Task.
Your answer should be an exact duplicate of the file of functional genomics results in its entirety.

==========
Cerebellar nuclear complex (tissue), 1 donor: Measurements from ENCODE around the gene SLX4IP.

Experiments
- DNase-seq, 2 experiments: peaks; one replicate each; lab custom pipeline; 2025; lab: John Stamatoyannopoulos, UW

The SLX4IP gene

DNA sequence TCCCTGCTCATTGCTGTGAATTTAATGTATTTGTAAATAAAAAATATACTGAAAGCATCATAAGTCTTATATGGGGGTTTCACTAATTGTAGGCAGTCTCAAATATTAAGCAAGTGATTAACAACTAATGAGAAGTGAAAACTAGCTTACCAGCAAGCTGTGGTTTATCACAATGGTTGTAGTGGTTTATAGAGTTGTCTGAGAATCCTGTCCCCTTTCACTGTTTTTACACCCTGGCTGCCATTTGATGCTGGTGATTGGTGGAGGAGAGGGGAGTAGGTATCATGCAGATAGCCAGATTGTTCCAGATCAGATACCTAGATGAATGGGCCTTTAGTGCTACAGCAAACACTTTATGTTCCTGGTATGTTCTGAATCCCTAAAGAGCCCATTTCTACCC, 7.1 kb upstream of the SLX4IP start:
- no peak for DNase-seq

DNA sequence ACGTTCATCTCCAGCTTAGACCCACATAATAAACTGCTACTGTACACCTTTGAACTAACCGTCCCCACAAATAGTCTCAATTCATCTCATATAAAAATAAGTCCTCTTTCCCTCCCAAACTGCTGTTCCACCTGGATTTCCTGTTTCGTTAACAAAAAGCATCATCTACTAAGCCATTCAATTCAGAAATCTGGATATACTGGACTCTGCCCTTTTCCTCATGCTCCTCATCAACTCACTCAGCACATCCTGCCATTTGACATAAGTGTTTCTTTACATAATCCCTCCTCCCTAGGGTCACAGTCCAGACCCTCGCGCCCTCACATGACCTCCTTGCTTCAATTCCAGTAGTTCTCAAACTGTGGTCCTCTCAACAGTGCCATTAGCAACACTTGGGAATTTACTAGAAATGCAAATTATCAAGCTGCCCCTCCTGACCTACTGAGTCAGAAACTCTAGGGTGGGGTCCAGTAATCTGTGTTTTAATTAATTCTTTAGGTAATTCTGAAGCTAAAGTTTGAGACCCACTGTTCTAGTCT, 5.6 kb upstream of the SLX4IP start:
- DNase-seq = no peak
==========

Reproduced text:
Cerebellar nuclear complex (tissue), 1 donor: Measurements from ENCODE around the gene SLX4IP.

Experiments
- DNase-seq, 2 experiments: peaks; one replicate each; lab custom pipeline; 2025; lab: John Stamatoyannopoulos, UW

The SLX4IP gene

DNA sequence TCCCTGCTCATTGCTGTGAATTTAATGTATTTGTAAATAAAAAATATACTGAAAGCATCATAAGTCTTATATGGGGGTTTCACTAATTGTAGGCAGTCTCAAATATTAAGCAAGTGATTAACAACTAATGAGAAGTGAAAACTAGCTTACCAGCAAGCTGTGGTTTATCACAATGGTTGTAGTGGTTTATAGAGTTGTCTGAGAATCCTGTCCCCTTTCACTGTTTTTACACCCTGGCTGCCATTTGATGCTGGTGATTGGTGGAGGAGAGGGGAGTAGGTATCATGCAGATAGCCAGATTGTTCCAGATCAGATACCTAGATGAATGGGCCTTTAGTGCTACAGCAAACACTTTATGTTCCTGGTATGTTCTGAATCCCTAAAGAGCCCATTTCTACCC, 7.1 kb upstream of the SLX4IP start:
- no peak for DNase-seq

DNA sequence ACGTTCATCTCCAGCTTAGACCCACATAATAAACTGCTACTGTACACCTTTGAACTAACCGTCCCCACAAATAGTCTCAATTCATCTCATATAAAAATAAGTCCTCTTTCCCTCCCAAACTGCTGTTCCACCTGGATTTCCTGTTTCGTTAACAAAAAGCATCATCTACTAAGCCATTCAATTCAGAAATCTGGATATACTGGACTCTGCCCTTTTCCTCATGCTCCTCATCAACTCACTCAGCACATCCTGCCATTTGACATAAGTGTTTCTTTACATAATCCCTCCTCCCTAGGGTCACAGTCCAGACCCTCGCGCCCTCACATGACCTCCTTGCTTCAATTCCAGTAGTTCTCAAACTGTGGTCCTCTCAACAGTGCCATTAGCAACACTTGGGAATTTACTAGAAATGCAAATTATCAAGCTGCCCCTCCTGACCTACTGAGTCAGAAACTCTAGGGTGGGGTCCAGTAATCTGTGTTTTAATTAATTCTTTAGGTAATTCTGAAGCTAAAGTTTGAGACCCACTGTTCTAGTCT, 5.6 kb upstream of the SLX4IP start:
- DNase-seq = no peak